Tag Archive for Tag: Steel

Tag: Steel Detection of ruptures in pre-stressing steel

Radiography, time domain reflectometry (TDR) and magnetic methods are in principle suitable for detecting corrosion of steel tendons. In practice, radiography is normally too expensive and requires access to both sides of the prestressed member. The TDR method also fails to detect some tendons because their proximity means they are connected electrically with one another,84 but it works very well with

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Tag: Steel Corrosion testing of prestressing steel Historical development

The technological development of prestressing steels was accompanied by research to establish parameters and test methods for susceptibility to H-SCC. Early prestressed concrete structures mostly used hot rolled steel rods with a yield stress around 600 N/mm2 and a tensile strength of 900 N/mm2. This steel quality, St 600/900, does not differ much from St 835/1030 used today, except that

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Tag: Steel Production, dimensions and types of delivery of prestressing steel

The yield strength (0.2% proof stress) of prestressing steels should be high to make their use effective and economical. Depending on the product type, different treatments can be used to increase the strength. Prestressing steels of up to 16mm diameter are produced in wire rolling mills, wound into coils and used as wires or stranded wires. Diameters between 16 and

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Tag: Steel Types and metallurgical characteristics of prestressing steel

Requirements and properties Prestressing steels10 are used in prestressed concrete elements which are under tensile stresses due to their dead weight and service loads.11 The prestressing applied should prevent or permit only to a limited extent (partial prestressing) tensile stresses occurring within the concrete. Prestressing steels are subjected to static stresses on which dynamic components are sometimes superimposed. The steels

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Tag: Steel Rusting of steel

Metallic corrosion processes in general, and the rusting of steel in particular, are by nature electrochemical. They therefore require an electrolyte, generally an aqueous solution that enables coupled anodic and cathodic reactions to occur, allowing the ions formed to migrate between the anodic and cathodic sites on the metal surface. This mechanism, which involves the transference of ions through the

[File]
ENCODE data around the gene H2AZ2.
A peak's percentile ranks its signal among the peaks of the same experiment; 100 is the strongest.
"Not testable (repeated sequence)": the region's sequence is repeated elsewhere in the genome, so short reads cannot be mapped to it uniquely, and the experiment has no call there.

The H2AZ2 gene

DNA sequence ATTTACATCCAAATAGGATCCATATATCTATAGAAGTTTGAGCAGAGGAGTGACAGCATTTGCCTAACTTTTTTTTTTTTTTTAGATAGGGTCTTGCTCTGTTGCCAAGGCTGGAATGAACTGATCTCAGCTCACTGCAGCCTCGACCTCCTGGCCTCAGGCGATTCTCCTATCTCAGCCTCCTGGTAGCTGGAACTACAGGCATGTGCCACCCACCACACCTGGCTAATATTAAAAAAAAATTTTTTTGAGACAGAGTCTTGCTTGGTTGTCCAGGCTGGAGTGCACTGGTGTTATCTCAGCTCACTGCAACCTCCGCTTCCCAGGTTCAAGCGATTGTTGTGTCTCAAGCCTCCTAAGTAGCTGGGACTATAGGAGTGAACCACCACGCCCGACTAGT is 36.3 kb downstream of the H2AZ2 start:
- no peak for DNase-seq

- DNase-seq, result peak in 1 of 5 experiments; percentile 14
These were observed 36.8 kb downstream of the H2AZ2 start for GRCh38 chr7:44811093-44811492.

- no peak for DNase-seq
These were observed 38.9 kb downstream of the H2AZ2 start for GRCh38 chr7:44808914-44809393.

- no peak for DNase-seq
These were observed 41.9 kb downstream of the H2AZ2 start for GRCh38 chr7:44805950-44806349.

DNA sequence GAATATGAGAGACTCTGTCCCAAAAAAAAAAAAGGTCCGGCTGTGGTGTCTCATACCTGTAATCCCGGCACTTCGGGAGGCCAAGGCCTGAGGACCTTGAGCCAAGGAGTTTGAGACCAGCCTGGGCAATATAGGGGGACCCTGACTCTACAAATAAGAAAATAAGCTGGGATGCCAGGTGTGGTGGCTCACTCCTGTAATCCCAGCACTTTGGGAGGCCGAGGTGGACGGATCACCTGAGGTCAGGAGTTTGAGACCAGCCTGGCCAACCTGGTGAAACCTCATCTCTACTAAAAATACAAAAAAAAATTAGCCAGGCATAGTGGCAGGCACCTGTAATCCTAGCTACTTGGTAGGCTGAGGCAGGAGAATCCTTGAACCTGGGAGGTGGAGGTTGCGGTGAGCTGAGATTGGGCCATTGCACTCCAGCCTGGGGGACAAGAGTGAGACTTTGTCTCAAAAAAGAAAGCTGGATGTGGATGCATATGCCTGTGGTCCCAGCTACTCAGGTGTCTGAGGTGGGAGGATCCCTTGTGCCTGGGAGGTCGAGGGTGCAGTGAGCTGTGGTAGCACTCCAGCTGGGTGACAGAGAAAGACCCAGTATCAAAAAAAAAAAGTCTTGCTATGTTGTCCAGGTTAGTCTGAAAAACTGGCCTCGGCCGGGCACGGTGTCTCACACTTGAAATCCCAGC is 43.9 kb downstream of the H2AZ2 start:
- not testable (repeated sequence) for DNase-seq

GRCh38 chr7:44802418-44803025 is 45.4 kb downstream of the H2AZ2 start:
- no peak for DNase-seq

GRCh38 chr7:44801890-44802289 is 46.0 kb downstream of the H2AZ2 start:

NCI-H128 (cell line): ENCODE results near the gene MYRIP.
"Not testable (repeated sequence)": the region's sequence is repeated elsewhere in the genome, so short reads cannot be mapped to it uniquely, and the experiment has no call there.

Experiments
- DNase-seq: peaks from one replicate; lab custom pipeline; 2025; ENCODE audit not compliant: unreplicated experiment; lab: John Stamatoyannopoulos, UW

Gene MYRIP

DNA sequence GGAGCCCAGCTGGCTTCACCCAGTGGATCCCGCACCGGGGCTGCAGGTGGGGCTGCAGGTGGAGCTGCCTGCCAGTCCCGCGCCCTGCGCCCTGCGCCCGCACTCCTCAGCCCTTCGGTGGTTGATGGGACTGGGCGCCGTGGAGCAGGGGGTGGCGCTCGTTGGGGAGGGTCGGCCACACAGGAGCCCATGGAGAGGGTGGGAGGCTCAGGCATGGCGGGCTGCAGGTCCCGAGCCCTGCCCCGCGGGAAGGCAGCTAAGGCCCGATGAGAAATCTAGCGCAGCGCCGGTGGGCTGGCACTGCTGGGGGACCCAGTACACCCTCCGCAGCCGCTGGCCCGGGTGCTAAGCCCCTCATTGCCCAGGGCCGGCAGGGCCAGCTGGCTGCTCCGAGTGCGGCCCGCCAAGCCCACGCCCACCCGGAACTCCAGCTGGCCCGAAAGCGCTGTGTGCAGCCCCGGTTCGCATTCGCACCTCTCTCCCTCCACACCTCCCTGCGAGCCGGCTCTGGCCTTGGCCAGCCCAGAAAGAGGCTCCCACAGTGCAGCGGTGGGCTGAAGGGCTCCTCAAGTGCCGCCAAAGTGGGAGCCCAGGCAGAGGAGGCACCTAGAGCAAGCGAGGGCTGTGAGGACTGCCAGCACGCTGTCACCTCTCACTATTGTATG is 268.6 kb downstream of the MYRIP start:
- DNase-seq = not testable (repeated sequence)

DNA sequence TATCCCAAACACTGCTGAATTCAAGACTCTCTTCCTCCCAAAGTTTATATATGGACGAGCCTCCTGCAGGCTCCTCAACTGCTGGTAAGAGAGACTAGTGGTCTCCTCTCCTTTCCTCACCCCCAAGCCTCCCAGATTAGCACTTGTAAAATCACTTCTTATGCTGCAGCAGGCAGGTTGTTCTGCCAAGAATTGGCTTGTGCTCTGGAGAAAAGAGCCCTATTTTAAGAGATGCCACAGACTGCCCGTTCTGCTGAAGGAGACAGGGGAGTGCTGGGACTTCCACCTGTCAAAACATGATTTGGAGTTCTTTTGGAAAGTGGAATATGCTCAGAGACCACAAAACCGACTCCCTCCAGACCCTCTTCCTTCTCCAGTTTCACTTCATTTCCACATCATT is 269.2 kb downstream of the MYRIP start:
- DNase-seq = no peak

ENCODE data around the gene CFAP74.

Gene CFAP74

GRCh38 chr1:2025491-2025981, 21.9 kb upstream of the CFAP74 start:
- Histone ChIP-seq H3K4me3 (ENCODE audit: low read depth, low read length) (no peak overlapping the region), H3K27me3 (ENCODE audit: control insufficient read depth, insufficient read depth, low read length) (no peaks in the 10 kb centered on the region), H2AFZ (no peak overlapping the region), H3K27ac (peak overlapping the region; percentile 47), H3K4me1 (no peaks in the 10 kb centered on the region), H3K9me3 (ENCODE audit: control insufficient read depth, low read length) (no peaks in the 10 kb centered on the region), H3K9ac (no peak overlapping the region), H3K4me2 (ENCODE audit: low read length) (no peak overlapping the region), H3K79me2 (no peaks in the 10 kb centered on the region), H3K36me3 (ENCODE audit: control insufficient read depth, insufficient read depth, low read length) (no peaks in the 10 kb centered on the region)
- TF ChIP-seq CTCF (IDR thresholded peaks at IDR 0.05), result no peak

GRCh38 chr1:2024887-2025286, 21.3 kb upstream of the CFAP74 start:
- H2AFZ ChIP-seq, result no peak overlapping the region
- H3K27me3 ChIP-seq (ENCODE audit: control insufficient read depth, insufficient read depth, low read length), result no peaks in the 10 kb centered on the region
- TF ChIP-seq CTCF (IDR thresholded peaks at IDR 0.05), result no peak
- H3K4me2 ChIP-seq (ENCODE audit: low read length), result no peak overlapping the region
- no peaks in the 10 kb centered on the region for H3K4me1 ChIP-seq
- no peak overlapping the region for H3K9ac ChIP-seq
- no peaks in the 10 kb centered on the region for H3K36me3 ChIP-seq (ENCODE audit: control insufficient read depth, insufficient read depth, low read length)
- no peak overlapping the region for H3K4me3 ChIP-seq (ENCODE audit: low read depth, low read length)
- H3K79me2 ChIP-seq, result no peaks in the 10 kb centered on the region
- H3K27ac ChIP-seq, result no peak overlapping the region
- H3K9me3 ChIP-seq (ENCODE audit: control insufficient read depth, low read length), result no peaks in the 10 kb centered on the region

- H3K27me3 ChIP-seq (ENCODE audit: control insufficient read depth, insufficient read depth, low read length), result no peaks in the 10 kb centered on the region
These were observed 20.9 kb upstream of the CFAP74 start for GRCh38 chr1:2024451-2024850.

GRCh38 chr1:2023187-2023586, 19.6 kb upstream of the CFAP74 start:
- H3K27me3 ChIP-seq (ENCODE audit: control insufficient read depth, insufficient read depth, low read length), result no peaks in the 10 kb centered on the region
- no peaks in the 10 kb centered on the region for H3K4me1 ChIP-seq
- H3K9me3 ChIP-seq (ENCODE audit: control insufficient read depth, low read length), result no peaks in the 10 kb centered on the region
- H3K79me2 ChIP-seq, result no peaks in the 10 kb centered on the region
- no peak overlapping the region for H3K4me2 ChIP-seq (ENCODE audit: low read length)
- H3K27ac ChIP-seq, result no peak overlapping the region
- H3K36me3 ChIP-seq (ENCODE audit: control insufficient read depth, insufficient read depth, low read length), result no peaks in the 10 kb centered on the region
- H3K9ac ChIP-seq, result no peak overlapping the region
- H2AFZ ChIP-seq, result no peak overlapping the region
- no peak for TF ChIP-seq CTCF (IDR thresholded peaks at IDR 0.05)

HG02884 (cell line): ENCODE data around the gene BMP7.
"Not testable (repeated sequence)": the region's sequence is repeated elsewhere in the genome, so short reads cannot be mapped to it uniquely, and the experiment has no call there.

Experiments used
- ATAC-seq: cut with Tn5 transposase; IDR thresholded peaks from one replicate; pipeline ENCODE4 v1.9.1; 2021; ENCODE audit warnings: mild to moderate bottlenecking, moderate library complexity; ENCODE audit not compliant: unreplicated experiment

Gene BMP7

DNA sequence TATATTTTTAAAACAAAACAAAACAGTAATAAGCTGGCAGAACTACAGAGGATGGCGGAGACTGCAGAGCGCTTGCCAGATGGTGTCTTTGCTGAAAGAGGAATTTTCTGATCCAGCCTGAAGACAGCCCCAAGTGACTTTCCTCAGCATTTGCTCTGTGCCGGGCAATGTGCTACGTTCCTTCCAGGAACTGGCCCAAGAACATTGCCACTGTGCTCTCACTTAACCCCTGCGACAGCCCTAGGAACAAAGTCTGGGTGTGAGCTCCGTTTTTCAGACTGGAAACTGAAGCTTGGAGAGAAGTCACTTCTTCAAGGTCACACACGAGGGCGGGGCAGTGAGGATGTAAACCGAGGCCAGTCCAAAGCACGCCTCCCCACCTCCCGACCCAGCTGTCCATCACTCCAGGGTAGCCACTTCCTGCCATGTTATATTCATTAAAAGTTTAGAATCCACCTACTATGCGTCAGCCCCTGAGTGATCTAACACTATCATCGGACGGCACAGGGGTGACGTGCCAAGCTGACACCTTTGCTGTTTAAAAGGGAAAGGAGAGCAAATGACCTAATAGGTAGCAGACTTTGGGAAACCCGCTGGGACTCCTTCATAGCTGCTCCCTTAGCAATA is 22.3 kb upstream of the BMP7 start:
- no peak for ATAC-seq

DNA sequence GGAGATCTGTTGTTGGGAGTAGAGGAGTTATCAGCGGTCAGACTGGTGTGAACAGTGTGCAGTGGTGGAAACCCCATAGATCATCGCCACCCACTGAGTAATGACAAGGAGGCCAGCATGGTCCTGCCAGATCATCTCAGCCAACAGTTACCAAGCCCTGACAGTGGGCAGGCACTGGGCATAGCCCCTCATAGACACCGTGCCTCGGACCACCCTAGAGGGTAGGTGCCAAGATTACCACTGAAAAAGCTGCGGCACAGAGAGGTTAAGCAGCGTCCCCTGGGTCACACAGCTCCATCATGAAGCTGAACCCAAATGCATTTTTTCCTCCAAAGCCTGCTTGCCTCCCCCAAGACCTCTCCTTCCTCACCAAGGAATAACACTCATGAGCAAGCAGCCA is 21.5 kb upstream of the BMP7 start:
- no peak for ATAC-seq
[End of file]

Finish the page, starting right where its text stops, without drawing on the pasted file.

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Tag: Steel Classification of steel elements in compression

Because of local buckling, the ability of a steel flange or web to resist compression depends on its slenderness, represent by its breadth/thickness ration. In design to Eurocode 4, as in Eurocode 3, each flange or web in compression is placed in one of four classes. The highest (least slender) class is Class 1(plastic). The class of a cross-section of a composite beam

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Tag: Steel Methods of analysis and design

The purpose of this section is to provide a preview of the principal methods of analysis used in this volume, and to show that most of them are straightforward applications of methods in common use for steel or for concrete structures. The steel designer will be familiar with the elementary elastic theory of bending, and the simple plastic theory in which the

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Tag: Steel Composite beams and slabs

The design of structures for buildings and bridges is mainly concerned with the provision and support of load-bearing horizontal surfaces. Except in long-span bridges, these floors or decks are usually made of reinforced concrete, for no other material has a better combination of low cost, high strength, and resistance to corrosion, abrasion, and fire. The economical span for a reinforced concrete slab is

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Tag: Steel Steel Roof Deck

Various types of steel roof deck are available and may be classified in accordance with recommendations of the Steel Deck Institute (SDI). All types consist of long, narrow sections with longitudinal ribs at least 11⁄2 in deep and spaced about 6 in on centers (Fig. 8.14). Other rib dimensions are shown in Fig. 8.14a to c for some standard styles.   Types of Steel

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Tag: Steel Field-Painting Steel

There is some question as to justification for protecting steelwork embedded in masonry or in contact with exterior masonry walls built according to good workmanship standards but not impervious to moisture. For example, in many instances, the masonry backing for a 4-in brick wall is omitted to make way for column flanges. Very definitely, a 4-in wall will not prevent penetration of water. In

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